Independence Day in Eritrea Date in the current year: May 24, 2024

Independence Day in Eritrea Independence Day is one of the most important public holidays in Eritrea. One of the world’s youngest independent nations, Eritrea celebrates its independence from Ethiopia on May 24. On this day in 1991, the forces of the Eritrean People’s Liberation Front triumphantly entered the country’s capital of Asmara.

Eritrea is a small country in the Horn of Africa, bordered by Ethiopia, Sudan, and Djibouti. During the ancient times and the Middle Ages, the territory of what is now Eritrea was part of various African kingdoms such as the Kingdom of D’mt, the Kingdom of Aksum, and Medri Bahri.

Unlike some other African territories, Eritrea wasn’t colonized by Europeans up until the late 19th century. Its present-day boundaries were established during the process known as the Scramble of Africa, where European powers occupied, divided and colonized the territory of Africa that hadn’t been colonized yet. As a result of the process, Eritrea became an Italian colony.

The first Italian to arrive in the area was a young missionary named Giuseppe Sapeto. Following the political unification of Italy in the 1860s, he convinced the Italian king and minister for foreign affairs that establishing a port in the Red Sea would be a good idea. The first Italian settlements in the area were established in 1882. Eight years later, Eritrea was formally incorporated as an Italian colony.

During World War II, Eritrea was occupied by the British army. When Italy surrendered, the former Italian colony was placed under British military administration. After the war, its territory was claimed by the Ethiopian Empire. In 1952, Eritrea entered into a federation with Ethiopia, which was formalized by a UN General Assembly Resolution.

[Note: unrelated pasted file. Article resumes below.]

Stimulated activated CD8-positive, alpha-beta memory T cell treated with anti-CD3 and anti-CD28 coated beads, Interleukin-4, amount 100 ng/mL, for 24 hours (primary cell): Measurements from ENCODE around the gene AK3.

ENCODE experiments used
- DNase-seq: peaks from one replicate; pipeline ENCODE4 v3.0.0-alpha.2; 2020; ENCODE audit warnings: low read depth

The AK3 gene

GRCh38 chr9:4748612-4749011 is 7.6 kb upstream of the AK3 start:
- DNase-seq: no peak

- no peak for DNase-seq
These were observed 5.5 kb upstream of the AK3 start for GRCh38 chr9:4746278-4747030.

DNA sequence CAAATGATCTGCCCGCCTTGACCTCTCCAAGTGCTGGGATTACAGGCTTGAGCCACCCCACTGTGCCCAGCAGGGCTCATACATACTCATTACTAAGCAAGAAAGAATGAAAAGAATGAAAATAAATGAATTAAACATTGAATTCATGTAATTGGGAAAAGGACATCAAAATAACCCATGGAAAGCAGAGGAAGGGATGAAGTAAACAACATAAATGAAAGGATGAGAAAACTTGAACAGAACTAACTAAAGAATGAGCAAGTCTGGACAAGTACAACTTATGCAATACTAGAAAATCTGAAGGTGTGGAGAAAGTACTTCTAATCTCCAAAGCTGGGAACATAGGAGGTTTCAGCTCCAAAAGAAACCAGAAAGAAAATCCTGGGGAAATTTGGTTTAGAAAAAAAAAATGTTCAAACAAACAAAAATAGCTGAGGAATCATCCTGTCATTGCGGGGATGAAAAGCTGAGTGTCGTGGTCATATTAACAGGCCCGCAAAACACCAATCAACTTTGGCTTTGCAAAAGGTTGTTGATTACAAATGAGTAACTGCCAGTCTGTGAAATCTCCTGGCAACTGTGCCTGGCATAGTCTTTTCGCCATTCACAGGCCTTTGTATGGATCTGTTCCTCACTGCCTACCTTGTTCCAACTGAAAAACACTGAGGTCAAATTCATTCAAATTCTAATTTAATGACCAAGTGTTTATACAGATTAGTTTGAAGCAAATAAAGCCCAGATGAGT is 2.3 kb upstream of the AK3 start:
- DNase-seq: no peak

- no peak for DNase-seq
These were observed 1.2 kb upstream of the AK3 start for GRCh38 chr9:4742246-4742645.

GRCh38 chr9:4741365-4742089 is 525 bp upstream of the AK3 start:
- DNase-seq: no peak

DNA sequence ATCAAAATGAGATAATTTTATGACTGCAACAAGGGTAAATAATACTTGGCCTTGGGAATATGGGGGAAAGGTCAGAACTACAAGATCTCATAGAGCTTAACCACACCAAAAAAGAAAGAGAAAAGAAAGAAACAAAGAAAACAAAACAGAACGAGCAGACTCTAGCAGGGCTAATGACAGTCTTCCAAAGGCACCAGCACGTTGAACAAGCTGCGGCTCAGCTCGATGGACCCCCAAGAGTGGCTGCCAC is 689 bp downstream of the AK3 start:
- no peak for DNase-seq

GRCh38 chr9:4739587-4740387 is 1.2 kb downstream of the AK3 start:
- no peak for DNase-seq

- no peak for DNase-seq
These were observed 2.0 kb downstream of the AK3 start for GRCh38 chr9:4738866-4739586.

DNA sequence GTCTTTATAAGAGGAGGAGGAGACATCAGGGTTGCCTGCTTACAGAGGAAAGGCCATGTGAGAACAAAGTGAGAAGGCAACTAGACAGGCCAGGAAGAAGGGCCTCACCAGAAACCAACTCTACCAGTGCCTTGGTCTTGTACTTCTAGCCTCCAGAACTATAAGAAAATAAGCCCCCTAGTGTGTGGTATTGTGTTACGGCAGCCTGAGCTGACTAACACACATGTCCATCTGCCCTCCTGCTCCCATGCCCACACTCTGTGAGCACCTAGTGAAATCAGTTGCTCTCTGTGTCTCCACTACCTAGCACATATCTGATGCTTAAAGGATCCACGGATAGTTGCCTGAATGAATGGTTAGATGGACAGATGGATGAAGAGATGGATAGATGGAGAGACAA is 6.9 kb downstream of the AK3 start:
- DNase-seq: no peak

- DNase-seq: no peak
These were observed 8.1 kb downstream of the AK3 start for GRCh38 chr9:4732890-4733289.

Many Eritreans, however, wished for independence. This led to the emergence of the Eritrean Liberation Movement in 1958. The movement mainly consisted of students, intellectuals, and urban wage laborers, who were led by Hamid Idris Awate. In response, Emperor Haile Selassie dissolved the Eritrean parliament and illegally annexed Eritrea in 1962.

For almost three decades, Eritreans fought for their independence. The Eritrean War of Independence resulted in the deaths of 10 % of the country’s population, but ended in a decisive Eritrean victory. On May 24, 1991, the Eritrean People's Liberation Front liberated the Eritrean capital of Asmara. The anniversary of this event is now celebrated as Eritrea Independence Day, although the independence referendum took place only two years later, and only after that the country’s independence was recognized internationally.

Independence Day is one of the most important public holidays in Eritrea, alongside Martyrs’ Day on June 20 and Revolution Day on September 1. It is preceded by a whole week of festivities known as Independence Week. These festivities include street carnivals and performances, parades and patriotic displays, musical concerts, sporting competitions, cycling races, picnics and barbecues, and more. On Independence Day proper, most Eritreans are given a day off from work to celebrate.

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